The treaty allows a limited exception to the non-refoulement norm for refugees whose conviction for committing a “particularly serious crime” makes them a danger to the community; elsewhere the Convention deprives of refugee protection altogether precious few other migrants, for example, war criminals. While recent global responses to the COVID-19 pandemic have raised questions about the strength of compliance with the norm (see commentary here and in Just Security here), it has widely been viewed as all but absolute.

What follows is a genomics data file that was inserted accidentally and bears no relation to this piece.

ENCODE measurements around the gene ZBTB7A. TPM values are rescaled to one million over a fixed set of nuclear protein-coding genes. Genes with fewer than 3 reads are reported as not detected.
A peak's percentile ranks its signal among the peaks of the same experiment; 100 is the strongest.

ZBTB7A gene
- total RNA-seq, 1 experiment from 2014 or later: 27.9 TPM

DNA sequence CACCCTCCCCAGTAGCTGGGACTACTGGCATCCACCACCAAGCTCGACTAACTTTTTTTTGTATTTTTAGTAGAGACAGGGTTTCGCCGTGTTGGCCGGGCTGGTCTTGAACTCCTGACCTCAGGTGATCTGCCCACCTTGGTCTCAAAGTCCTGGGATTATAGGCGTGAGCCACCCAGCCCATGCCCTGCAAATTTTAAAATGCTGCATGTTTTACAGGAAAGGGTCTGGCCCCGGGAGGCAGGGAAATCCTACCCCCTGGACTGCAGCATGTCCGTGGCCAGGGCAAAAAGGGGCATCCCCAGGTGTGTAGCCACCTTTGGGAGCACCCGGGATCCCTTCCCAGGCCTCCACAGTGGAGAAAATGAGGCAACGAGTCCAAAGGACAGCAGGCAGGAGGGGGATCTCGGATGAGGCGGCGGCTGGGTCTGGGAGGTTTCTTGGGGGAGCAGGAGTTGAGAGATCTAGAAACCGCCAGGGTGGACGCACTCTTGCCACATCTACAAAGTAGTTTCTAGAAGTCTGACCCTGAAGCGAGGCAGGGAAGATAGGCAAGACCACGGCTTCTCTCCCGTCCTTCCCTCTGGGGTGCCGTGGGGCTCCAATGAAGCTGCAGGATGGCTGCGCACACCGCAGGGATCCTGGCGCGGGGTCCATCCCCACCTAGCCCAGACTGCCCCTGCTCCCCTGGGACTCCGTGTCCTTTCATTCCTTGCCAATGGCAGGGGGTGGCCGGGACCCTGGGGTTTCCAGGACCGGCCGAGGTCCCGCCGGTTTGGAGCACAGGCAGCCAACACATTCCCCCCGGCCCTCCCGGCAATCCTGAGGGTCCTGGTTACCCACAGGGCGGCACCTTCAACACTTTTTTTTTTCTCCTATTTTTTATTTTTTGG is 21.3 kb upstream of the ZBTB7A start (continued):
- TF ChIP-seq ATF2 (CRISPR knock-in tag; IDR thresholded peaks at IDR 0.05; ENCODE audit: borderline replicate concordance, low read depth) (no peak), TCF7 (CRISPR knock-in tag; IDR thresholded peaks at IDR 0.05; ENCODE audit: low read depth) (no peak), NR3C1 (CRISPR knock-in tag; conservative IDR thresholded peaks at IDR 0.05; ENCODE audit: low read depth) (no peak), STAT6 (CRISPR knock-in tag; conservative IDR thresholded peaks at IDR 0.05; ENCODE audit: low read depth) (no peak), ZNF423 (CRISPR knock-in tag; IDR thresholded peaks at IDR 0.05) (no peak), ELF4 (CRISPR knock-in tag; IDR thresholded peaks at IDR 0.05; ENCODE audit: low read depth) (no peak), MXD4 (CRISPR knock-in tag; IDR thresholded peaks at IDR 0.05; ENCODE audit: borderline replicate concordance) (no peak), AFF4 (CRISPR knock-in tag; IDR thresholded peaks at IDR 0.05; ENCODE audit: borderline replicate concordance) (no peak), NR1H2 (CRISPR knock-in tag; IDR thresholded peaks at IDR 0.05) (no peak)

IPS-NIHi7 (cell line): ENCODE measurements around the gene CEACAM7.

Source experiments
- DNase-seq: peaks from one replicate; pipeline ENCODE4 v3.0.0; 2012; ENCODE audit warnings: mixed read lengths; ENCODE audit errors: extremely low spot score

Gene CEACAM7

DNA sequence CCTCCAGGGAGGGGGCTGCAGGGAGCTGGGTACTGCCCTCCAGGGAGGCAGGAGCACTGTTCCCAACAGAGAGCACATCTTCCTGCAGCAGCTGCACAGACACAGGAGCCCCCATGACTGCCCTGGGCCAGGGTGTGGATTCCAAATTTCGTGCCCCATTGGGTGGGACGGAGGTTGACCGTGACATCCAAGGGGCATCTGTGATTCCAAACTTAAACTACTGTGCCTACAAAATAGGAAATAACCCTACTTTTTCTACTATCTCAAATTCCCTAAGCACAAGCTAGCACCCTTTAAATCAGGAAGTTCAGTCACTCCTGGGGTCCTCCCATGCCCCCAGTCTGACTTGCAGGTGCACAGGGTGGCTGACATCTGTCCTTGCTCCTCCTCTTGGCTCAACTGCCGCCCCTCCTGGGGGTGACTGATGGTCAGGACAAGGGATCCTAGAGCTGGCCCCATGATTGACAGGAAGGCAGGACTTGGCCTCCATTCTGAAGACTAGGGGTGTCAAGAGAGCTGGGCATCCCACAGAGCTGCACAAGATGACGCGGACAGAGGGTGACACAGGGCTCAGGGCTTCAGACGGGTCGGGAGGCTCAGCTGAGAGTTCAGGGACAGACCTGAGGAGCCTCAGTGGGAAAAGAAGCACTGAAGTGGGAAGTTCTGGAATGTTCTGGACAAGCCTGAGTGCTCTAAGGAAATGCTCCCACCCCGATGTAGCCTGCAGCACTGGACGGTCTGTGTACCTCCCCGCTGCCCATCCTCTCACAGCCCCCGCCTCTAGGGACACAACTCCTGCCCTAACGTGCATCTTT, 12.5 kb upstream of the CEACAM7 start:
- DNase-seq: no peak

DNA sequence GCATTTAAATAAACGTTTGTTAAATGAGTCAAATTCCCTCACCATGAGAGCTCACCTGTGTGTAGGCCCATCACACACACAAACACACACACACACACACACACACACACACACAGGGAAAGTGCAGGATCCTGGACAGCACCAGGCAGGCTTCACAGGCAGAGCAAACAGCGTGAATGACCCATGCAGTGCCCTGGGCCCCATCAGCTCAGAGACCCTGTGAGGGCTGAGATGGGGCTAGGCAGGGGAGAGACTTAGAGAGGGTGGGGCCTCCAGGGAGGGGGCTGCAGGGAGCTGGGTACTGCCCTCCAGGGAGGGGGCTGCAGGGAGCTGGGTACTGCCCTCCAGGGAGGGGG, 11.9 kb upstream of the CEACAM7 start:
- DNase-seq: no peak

In addition to being set out in the refugee treaties, the obligation of non-refoulement is viewed by international authorities as a norm of customary international law, meaning that governments must comply regardless of whether they have signed on to the 1951 Convention or its 1967 Protocol. The duty of non-refoulement likewise has a complementary articulation in human rights law that is in some ways even broader, derived from international treaties (including two treaties the United States has signed and ratified – the International Covenant on Civil and Political Rights and the Convention Against Torture and other Forms of Cruel, Inhuman or Degrading Treatment or Punishment) as well as in customary international human rights law. While there may be quibbles about the status of U.S. treaty law obligations in U.S. court proceedings, there is no question that the United States has an international law obligation to comply with the duty of non-refoulement.